>> the eval family of methods for
>> meta-programming which include:
>>
>> >>  
>> > [:eval, :module_eval, :class_eval, :instance_eval]
>>
>> There is also the define_method which is cleaner and is the ruby way
>> of dynamically generating methods. (i.e. with a block)
>>
>> define_method is a private method of the Module class
>> >> Module.private_methods.grep(/define_m/)
>> > [:define_method]
>>
>> ...
>
> I didn't understand a word of that... which probably means you are
> somewhat right that I might be looking for that :-)
>
> What would .grep(/eval/) do? What is an eval family? That returned array
> of symbols ... are those further methods?
>
> Thanks,
>
> -Konstantin

you made reference to redefining def which is possible but don't do that =)
I took that as you where interested in ruby's meta programming
facility. eval is short for evaluate expression. It's lineage comes
the UNIX command line program of the same name. I'll explain in a
second but first want to get the grep question out of the way.

grep is a search utility which also comes from the UNIX command set as
one of it's earliest programs. The UNIX philosophy initially was to
create tools that do one thing and do them well. If the program didn't
exist and couldn't be created with the set of tools already on the
system drop down to C and make a new tool. The programs would be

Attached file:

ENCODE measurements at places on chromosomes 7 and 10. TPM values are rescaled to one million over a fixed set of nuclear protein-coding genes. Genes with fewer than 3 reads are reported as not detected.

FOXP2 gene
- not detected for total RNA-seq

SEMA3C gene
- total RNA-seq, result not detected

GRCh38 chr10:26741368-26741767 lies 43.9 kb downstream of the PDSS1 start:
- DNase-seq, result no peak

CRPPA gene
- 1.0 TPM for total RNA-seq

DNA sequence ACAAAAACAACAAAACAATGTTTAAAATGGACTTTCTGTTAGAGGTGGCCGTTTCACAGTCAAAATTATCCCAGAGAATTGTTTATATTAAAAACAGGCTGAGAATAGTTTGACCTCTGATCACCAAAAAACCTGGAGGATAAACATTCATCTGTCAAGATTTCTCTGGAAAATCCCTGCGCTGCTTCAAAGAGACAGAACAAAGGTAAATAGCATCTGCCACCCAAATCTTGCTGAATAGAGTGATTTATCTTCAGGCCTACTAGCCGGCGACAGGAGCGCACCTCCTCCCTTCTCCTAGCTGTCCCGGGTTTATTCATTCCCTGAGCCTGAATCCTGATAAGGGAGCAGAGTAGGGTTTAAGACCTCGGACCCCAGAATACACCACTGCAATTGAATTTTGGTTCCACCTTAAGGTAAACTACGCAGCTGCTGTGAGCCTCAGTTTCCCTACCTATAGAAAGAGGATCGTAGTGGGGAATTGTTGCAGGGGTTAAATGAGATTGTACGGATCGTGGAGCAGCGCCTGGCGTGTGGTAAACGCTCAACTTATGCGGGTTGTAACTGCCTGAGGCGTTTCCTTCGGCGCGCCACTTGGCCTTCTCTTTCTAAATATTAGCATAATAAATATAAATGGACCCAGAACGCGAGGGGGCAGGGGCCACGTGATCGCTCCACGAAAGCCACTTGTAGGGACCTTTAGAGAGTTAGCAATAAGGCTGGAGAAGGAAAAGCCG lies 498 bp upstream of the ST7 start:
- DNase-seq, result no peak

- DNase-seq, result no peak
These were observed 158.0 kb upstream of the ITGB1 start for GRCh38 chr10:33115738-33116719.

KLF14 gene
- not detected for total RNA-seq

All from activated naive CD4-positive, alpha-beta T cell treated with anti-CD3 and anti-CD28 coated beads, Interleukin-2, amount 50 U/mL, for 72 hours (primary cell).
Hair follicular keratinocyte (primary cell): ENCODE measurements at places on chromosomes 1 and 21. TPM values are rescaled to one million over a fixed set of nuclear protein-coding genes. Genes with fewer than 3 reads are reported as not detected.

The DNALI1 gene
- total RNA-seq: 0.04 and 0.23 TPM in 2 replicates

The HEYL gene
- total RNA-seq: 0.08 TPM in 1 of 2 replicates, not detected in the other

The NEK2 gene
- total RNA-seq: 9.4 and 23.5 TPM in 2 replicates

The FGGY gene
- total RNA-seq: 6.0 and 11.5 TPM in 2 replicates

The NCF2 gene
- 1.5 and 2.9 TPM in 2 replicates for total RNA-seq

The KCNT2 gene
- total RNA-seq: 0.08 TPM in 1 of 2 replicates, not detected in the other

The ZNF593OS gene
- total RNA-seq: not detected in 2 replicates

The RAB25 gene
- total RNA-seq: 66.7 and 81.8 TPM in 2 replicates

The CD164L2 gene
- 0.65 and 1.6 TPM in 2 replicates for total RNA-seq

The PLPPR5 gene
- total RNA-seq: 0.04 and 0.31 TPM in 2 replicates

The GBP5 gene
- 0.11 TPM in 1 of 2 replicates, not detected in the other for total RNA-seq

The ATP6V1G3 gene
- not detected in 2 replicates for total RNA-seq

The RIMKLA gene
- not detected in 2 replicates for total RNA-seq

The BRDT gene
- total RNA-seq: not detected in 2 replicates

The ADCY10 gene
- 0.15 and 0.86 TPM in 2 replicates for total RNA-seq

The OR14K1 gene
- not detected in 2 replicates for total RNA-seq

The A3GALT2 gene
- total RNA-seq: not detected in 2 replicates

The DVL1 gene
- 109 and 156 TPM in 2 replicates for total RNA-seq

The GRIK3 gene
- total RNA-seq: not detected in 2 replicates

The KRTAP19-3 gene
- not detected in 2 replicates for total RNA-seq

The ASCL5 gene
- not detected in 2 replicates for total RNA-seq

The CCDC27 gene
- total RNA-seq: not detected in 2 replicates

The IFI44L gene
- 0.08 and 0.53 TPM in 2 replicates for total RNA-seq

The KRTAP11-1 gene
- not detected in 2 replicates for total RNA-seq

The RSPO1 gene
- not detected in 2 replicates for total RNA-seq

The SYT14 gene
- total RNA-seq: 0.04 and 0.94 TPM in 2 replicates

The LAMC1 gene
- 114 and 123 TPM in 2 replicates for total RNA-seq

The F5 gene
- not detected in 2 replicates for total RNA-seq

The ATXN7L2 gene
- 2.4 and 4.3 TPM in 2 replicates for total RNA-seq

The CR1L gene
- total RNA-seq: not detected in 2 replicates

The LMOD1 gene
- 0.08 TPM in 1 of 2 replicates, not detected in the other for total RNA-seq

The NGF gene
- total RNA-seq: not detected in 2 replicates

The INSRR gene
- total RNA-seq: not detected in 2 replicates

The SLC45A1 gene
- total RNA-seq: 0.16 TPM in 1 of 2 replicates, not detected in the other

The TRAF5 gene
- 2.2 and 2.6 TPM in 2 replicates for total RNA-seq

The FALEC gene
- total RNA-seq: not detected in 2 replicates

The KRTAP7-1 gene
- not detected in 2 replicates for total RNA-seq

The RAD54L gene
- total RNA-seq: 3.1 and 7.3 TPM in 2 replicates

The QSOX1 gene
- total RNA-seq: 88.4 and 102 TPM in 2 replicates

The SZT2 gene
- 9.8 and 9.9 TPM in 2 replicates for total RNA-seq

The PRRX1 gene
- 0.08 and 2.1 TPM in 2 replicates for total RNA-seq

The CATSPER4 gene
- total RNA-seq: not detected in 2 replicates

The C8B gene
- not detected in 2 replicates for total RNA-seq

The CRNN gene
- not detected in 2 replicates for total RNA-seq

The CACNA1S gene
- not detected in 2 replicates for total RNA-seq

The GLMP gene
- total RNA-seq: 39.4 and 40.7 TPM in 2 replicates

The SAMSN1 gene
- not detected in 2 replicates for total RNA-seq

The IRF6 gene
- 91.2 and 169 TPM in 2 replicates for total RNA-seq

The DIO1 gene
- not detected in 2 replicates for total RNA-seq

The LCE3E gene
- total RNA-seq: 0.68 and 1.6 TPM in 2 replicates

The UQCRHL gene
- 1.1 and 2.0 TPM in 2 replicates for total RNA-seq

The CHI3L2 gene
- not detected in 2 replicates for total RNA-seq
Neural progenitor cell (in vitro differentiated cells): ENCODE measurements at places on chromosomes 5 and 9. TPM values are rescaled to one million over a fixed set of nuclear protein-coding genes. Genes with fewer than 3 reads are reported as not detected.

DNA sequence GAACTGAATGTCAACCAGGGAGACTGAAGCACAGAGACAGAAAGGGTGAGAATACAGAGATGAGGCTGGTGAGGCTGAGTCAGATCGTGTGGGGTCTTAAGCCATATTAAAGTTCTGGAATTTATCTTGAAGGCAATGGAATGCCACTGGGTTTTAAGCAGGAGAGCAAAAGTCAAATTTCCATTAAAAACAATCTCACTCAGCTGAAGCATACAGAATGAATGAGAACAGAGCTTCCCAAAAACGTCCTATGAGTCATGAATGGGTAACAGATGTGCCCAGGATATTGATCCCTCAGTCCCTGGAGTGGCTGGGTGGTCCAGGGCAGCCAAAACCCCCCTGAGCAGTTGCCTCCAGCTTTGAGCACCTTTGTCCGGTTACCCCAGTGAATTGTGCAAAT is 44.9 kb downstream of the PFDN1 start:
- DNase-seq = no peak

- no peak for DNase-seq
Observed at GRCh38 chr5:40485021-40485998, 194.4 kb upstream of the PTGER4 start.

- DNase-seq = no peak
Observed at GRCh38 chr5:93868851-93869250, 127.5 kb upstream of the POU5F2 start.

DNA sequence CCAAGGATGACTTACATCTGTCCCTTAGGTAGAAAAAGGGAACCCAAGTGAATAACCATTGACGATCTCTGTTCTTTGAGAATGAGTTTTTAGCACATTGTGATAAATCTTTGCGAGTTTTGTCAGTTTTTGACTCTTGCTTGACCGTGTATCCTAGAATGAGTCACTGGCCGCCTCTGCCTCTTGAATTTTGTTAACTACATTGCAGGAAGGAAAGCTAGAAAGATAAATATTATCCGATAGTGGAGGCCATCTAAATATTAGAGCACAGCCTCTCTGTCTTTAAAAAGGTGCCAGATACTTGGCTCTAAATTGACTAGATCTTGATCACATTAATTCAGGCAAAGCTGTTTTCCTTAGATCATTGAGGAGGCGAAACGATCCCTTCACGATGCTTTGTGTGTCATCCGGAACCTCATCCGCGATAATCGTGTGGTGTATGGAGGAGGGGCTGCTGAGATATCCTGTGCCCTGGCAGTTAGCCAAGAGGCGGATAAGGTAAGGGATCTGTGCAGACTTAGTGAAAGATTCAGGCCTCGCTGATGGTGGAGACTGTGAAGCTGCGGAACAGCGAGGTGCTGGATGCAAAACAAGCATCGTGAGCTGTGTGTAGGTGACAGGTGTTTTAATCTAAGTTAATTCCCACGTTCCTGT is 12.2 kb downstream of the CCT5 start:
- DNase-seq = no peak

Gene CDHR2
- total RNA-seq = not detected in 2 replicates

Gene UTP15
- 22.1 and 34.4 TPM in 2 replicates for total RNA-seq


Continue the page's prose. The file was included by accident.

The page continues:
executed and output could stream to the input of another program via
system call known as pipe. These 'batch' scripts could be glued
together through a simple glue language called sh. sh was also the
shell and was the first to incorporate a repl and programming language
in one interface. A simple contrived example would be this

$  printf "Hello \nworld" | grep w

on the command line this would print the word 'world' because it
searched for anything that contained the letter 'w'.

Ruby allows me to grep strings and collections. ruby's object
hierarchy is exposed with the methods method which can be grepped as
so:

>> BasicObject.methods.grep(/methods/)
 => [:instance_methods, :public_instance_methods,
:protected_instance_methods, :private_instance_methods, :methods,
:singleton_methods, :protected_methods, :private_methods,
:public_methods]

grep's ancestor is the UNIX line editor ed. It's strange name comes
from g/re/p which is a construct in ed for global / regular expression
/ print. You can almost follow the lineage in how some programming
languages work from the history of these programs.

ed -> grep -> sed -> awk ------> perl -> ruby

Ruby borrowed many ideas from perl which was the first to break UNIX
design philosophy of many tools which could be programmed in a modular
fashion vs a monolithic tool that does everything.

Either way knowing something about the unix toolset will help you
understand many things in ruby. Ruby is a very unix-centric language.
If your interested in seeing what it's all about look at FreeBSD
(http://www.freebsd.org/)

A simple explanation on how eval works is to see the code below:

def generate_method( name)
  m = <<EOF
  def #{name}_say
    puts "#{name} is grokking the Ruby Programming Language"
  end
EOF
  eval m
end

Here I am using a heredoc which is really just a multi-line string
with interpolation and set in the variable m. when eval runs on m a
new method is created. Look at my irb output:

>> generate_method "stu"
 => nil
>> stu_say
stu is grokking the Ruby Programming Language
 => nil
>> generate_method "konstantin"
 => nil
>> konstantin_say
konstantin is grokking the Ruby Programming Language

Though this example is overly contrived you can see where it may be
useful for generating boilerplate functionality on the fly.

Hope some of this information is useful to you.

~Stu